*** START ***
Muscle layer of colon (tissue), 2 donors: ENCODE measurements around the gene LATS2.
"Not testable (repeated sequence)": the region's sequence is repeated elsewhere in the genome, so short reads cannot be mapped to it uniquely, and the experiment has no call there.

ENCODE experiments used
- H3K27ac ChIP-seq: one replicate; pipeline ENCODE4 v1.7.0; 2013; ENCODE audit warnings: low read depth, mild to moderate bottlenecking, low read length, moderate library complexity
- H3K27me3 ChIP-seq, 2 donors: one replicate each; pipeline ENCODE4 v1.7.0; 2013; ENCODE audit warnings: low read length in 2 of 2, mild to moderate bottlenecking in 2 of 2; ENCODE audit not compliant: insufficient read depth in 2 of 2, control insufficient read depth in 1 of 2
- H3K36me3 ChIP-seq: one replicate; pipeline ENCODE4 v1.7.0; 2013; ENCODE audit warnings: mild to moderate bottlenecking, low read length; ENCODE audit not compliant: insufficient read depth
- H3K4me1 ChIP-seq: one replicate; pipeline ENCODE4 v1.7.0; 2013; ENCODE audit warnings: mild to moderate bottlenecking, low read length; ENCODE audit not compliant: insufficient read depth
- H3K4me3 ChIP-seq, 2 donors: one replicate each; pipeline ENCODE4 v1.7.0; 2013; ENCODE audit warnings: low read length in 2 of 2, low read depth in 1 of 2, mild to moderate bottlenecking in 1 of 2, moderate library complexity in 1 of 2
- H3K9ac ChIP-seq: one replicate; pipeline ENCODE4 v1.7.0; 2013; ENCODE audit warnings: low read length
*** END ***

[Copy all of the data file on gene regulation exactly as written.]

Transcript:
Muscle layer of colon (tissue), 2 donors: ENCODE measurements around the gene LATS2.
"Not testable (repeated sequence)": the region's sequence is repeated elsewhere in the genome, so short reads cannot be mapped to it uniquely, and the experiment has no call there.

ENCODE experiments used
- H3K27ac ChIP-seq: one replicate; pipeline ENCODE4 v1.7.0; 2013; ENCODE audit warnings: low read depth, mild to moderate bottlenecking, low read length, moderate library complexity
- H3K27me3 ChIP-seq, 2 donors: one replicate each; pipeline ENCODE4 v1.7.0; 2013; ENCODE audit warnings: low read length in 2 of 2, mild to moderate bottlenecking in 2 of 2; ENCODE audit not compliant: insufficient read depth in 2 of 2, control insufficient read depth in 1 of 2
- H3K36me3 ChIP-seq: one replicate; pipeline ENCODE4 v1.7.0; 2013; ENCODE audit warnings: mild to moderate bottlenecking, low read length; ENCODE audit not compliant: insufficient read depth
- H3K4me1 ChIP-seq: one replicate; pipeline ENCODE4 v1.7.0; 2013; ENCODE audit warnings: mild to moderate bottlenecking, low read length; ENCODE audit not compliant: insufficient read depth
- H3K4me3 ChIP-seq, 2 donors: one replicate each; pipeline ENCODE4 v1.7.0; 2013; ENCODE audit warnings: low read length in 2 of 2, low read depth in 1 of 2, mild to moderate bottlenecking in 1 of 2, moderate library complexity in 1 of 2
- H3K9ac ChIP-seq: one replicate; pipeline ENCODE4 v1.7.0; 2013; ENCODE audit warnings: low read length